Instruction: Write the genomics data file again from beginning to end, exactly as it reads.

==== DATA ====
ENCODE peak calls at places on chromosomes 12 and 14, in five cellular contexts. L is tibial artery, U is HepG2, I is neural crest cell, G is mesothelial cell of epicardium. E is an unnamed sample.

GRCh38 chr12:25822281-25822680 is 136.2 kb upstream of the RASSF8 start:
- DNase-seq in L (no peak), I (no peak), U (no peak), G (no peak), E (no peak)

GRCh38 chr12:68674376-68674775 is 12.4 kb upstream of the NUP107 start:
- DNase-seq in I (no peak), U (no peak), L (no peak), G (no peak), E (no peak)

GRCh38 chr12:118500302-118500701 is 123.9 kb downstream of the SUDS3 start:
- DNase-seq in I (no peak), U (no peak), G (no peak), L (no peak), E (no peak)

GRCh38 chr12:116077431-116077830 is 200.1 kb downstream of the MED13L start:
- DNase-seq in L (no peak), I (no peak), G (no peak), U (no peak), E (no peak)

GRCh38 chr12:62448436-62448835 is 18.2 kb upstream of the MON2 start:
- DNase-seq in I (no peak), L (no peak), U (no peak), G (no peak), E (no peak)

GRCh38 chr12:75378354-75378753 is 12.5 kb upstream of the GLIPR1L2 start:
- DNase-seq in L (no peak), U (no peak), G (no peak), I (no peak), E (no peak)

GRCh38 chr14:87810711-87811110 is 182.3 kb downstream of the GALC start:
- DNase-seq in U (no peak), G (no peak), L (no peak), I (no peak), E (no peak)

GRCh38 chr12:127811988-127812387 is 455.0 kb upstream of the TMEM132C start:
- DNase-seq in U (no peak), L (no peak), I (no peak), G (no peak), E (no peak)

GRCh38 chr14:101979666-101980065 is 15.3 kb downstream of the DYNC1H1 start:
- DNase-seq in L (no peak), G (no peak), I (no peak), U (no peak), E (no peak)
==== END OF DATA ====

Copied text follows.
ENCODE peak calls at places on chromosomes 12 and 14, in five cellular contexts. L is tibial artery, U is HepG2, I is neural crest cell, G is mesothelial cell of epicardium. E is an unnamed sample.

GRCh38 chr12:25822281-25822680 is 136.2 kb upstream of the RASSF8 start:
- DNase-seq in L (no peak), I (no peak), U (no peak), G (no peak), E (no peak)

GRCh38 chr12:68674376-68674775 is 12.4 kb upstream of the NUP107 start:
- DNase-seq in I (no peak), U (no peak), L (no peak), G (no peak), E (no peak)

GRCh38 chr12:118500302-118500701 is 123.9 kb downstream of the SUDS3 start:
- DNase-seq in I (no peak), U (no peak), G (no peak), L (no peak), E (no peak)

GRCh38 chr12:116077431-116077830 is 200.1 kb downstream of the MED13L start:
- DNase-seq in L (no peak), I (no peak), G (no peak), U (no peak), E (no peak)

GRCh38 chr12:62448436-62448835 is 18.2 kb upstream of the MON2 start:
- DNase-seq in I (no peak), L (no peak), U (no peak), G (no peak), E (no peak)

GRCh38 chr12:75378354-75378753 is 12.5 kb upstream of the GLIPR1L2 start:
- DNase-seq in L (no peak), U (no peak), G (no peak), I (no peak), E (no peak)

GRCh38 chr14:87810711-87811110 is 182.3 kb downstream of the GALC start:
- DNase-seq in U (no peak), G (no peak), L (no peak), I (no peak), E (no peak)

GRCh38 chr12:127811988-127812387 is 455.0 kb upstream of the TMEM132C start:
- DNase-seq in U (no peak), L (no peak), I (no peak), G (no peak), E (no peak)

GRCh38 chr14:101979666-101980065 is 15.3 kb downstream of the DYNC1H1 start:
- DNase-seq in L (no peak), G (no peak), I (no peak), U (no peak), E (no peak)